TL;DR: In this paper, a microfluidic lab-on-a-chip (LoC) platform for in vitro measurement of glucose for clinical diagnostic applications is presented, where droplets act as solution-phase reaction chambers and are manipulated using the electrowetting effect.
Abstract: A microfluidic lab-on-a-chip (LoC) platform for in vitro measurement of glucose for clinical diagnostic applications is presented in this paper. The LoC uses a discrete droplet format in contrast to conventional continuous flow microfluidic systems. The droplets act as solution-phase reaction chambers and are manipulated using the electrowetting effect. Glucose is measured using a colorimetric enzyme-kinetic method based on Trinder’s reaction. The color change is detected using an absorbance measurement system consisting of a light emitting diode and a photodiode. The linear range of the assay is 9–100 mg/dl using a sample dilution factor of 2 and 15–300 mg/dl using a sample dilution factor of 3. The results obtained on the electrowetting system compare favorably with conventional measurements done on a spectrophotometer, indicating that there is no change in enzyme activity under electrowetting conditions.
TL;DR: The proposed top-down design-automation approach is expected to relieve biochip users from the burden of manual optimization of bioassays, time-consuming hardware design, and costly testing and maintenance procedures, and it will facilitate the integration of fluidic components with a microelectronic component in next-generation systems-on-chips (SOCs).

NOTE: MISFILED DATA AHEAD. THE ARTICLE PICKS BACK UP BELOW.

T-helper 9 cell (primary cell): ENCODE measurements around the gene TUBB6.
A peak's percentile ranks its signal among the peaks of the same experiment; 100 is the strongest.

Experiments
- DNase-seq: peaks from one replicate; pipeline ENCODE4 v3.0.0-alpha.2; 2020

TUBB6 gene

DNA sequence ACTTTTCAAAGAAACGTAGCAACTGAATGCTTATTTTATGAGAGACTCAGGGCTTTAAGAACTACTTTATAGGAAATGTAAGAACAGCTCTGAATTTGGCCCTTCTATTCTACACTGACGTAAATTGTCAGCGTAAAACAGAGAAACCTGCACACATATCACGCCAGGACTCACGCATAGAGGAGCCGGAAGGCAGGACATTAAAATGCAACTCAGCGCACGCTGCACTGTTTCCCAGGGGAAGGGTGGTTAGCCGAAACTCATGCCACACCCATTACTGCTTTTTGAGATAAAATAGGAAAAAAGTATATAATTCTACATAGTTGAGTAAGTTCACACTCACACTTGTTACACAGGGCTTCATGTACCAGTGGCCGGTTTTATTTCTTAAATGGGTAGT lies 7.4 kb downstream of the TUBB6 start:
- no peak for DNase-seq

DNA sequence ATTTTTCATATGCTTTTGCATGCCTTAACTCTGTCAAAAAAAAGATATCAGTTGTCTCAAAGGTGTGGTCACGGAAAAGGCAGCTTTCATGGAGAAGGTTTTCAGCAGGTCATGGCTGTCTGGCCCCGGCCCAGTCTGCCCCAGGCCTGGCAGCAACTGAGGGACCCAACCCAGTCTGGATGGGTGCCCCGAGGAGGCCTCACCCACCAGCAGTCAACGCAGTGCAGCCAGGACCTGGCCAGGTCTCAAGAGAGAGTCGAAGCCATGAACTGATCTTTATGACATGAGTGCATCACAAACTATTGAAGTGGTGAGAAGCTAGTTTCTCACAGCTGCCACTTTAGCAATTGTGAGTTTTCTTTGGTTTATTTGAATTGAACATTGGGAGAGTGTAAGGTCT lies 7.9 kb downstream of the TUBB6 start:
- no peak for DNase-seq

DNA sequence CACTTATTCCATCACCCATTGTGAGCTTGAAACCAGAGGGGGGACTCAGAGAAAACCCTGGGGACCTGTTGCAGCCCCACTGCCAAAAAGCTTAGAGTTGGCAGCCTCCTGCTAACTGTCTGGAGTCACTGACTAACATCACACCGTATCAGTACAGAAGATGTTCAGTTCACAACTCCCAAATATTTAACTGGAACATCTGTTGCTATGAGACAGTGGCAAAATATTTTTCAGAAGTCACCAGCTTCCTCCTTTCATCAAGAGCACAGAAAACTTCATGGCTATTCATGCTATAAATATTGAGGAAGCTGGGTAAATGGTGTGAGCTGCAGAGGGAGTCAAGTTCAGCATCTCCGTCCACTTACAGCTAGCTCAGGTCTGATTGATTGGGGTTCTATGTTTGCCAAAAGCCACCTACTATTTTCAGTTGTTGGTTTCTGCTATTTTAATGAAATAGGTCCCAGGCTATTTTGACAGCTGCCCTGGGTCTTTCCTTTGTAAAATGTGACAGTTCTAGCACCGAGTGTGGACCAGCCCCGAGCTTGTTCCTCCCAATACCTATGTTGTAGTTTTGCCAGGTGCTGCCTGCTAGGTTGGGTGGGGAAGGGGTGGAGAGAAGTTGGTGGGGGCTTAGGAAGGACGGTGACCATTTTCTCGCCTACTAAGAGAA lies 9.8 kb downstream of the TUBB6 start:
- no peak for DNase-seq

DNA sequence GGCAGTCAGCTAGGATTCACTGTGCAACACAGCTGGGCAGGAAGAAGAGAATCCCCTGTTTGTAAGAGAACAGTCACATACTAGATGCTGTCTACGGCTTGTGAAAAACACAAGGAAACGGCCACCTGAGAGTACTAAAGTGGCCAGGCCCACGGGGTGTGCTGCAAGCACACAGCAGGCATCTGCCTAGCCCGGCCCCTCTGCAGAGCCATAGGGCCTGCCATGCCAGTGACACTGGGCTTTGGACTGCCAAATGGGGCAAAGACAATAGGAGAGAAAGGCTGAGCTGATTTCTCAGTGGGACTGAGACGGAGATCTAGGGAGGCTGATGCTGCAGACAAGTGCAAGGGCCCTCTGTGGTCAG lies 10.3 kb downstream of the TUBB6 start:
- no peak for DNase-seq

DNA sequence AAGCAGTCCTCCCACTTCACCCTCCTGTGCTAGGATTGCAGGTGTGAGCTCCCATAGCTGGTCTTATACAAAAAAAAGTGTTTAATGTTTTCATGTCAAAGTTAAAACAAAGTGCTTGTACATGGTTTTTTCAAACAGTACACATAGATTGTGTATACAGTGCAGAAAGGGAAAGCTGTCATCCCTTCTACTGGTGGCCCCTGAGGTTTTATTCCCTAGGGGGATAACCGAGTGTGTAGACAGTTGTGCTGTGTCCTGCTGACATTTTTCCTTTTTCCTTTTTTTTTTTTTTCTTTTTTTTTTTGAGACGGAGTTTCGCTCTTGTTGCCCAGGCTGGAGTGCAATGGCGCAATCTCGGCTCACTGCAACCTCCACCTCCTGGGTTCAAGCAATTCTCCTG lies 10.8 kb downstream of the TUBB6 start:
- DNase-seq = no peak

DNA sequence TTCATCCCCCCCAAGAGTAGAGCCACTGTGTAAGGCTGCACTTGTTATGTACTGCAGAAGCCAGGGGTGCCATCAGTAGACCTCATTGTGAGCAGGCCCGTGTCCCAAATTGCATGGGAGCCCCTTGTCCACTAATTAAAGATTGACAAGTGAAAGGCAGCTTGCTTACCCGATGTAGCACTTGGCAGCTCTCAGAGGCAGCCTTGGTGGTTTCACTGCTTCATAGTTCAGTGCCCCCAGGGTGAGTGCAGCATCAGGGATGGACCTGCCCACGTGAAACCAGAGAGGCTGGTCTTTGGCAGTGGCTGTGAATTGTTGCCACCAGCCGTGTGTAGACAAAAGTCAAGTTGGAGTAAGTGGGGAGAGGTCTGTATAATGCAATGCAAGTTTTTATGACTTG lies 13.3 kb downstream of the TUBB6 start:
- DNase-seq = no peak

Abstract: Microfluidics-based biochips are soon expected to revolutionize clinical diagnosis, deoxyribonucleic acid (DNA) sequencing, and other laboratory procedures involving molecular biology. In contrast to continuous-flow systems that rely on permanently etched microchannels, micropumps, and microvalves, digital microfluidics offers a scalable system architecture and dynamic reconfigurability; groups of unit cells in a microfluidics array can be reconfigured to change their functionality during the concurrent execution of a set of bioassays. As more bioassays are executed concurrently on a biochip, system integration and design complexity are expected to increase dramatically. This paper presents an overview of an integrated system-level design methodology that attempts to address key issues in the synthesis, testing and reconfiguration of digital microfluidics-based biochips. Different actuation mechanisms for microfluidics-based biochips, and associated design-automation trends and challenges are also discussed. The proposed top-down design-automation approach is expected to relieve biochip users from the burden of manual optimization of bioassays, time-consuming hardware design, and costly testing and maintenance procedures, and it will facilitate the integration of fluidic components with a microelectronic component in next-generation systems-on-chips (SOCs).